Russia sanctions hurting bystander states, claims Ramaphosa- Aljazeera

Sanctions imposed on Russia to stop it acting aggressively, or breaking international law have had devastating impact on the world economy. Russia has banned exports of more than 200 products until the end of 2022, including telecoms, medical, vehicle, agricultural, electrical equipment and timber. In addition it is blocking interest payments to foreign investors who hold government bonds, and banning Russian firms from paying overseas shareholders.

South Africa’s President Cyril Ramaphosa has said that “bystander countries” were suffering due to sanctions against Russia and called for talks as the African Union (AU) prepared a mission to foster dialogue between Moscow and Kyiv.

Ramaphosa spoke as German Chancellor Olaf Scholz visited South Africa on the final leg of a trip to the continent that aimed in part to rally diplomatic support for Ukraine. READ MORE: S Africa’s Ramaphosa: Russia sanctions hurting ‘bystander’ states

South Africa has close historical ties to Moscow due to the Soviet Union’s support for the anti-apartheid struggle. It abstained from a United Nations vote denouncing the invasion of Ukraine and has resisted calls to condemn Russia.

The European Union has aggressively pursued sanctions and a severing of economic ties in a bid to punish Moscow for its military operations in Ukraine, a strategy that Ramaphosa said was causing collateral damage.

“Even those countries that are either bystanders or not part of the conflict are also going to suffer from the sanctions that have been imposed against Russia,” he said during a news conference in Pretoria.

Africa, which has already seen millions pushed into extreme poverty by the COVID-19 pandemic, has been hit hard by rising food costs caused in part by disruptions linked to the war.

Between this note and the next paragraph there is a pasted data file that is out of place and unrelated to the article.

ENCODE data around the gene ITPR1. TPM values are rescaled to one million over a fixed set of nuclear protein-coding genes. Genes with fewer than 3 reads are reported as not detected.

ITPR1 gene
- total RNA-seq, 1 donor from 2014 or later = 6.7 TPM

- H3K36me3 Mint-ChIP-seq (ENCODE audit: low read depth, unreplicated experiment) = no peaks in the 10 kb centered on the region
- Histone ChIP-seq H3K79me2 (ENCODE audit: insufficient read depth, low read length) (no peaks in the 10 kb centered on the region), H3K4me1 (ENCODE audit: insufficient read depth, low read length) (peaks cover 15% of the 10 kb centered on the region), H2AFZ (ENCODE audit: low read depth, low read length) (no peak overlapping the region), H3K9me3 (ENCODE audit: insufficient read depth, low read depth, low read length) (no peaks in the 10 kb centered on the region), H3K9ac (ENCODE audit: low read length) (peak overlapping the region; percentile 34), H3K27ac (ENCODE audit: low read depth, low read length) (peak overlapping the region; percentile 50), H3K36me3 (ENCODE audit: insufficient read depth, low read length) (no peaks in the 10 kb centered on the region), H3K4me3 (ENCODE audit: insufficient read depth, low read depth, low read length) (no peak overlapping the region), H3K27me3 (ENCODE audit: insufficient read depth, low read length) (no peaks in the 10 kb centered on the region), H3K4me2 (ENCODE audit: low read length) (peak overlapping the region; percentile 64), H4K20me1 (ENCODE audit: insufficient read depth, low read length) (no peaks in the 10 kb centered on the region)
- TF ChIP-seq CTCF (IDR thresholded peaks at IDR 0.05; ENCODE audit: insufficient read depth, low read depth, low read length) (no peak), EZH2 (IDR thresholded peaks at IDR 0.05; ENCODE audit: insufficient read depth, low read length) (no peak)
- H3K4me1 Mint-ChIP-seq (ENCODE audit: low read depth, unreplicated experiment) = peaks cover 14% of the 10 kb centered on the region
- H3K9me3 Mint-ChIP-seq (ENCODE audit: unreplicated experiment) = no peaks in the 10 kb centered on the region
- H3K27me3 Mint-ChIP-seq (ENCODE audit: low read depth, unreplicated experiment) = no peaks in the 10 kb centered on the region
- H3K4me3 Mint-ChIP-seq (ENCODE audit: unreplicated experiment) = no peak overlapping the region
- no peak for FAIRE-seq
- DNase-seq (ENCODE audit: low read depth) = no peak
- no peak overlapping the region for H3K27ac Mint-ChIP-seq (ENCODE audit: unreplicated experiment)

Russia and Ukraine account for nearly a third of global wheat and barley, and two-thirds of the world’s exports of sunflower oil used for cooking. The conflict has damaged Ukraine’s ports and agricultural infrastructure, and that is likely to limit its agricultural production for years.

In an interview with German broadcaster Deutsche Welle earlier on Tuesday, Scholz called on countries to increase oil and gas supply to curb global energy price increases.

Standing beside Ramaphosa, Scholz – who is also visiting Niger and Senegal – said he was pleased to have the opportunity to discuss South Africa’s position on the war.

But he underlined that what he called an attempt by Russia to alter international borders by force is unacceptable.

“Mr President, I think it is important that we continue these discussions intensively,” he said. “We are very concerned about the outcome of the war for Africa.”

Senegal’s President Macky Sall – the current chairman of Africa’s top political bloc, the African Union – said on Sunday while hosting Scholz that he was preparing to visit Kyiv and Moscow to foster peace.

Last month, Sall had a call with Ukraine’s President Volodymyr Zelenskyy, who has requested an audience with the AU.

Ramaphosa, who has been invited to attend the Group of Seven (G7) summit being hosted by Germany next month, said the only way to resolve the war is through dialogue, and Africa “does have a role to play” because it has access to the leaders of both Ukraine and Russia.

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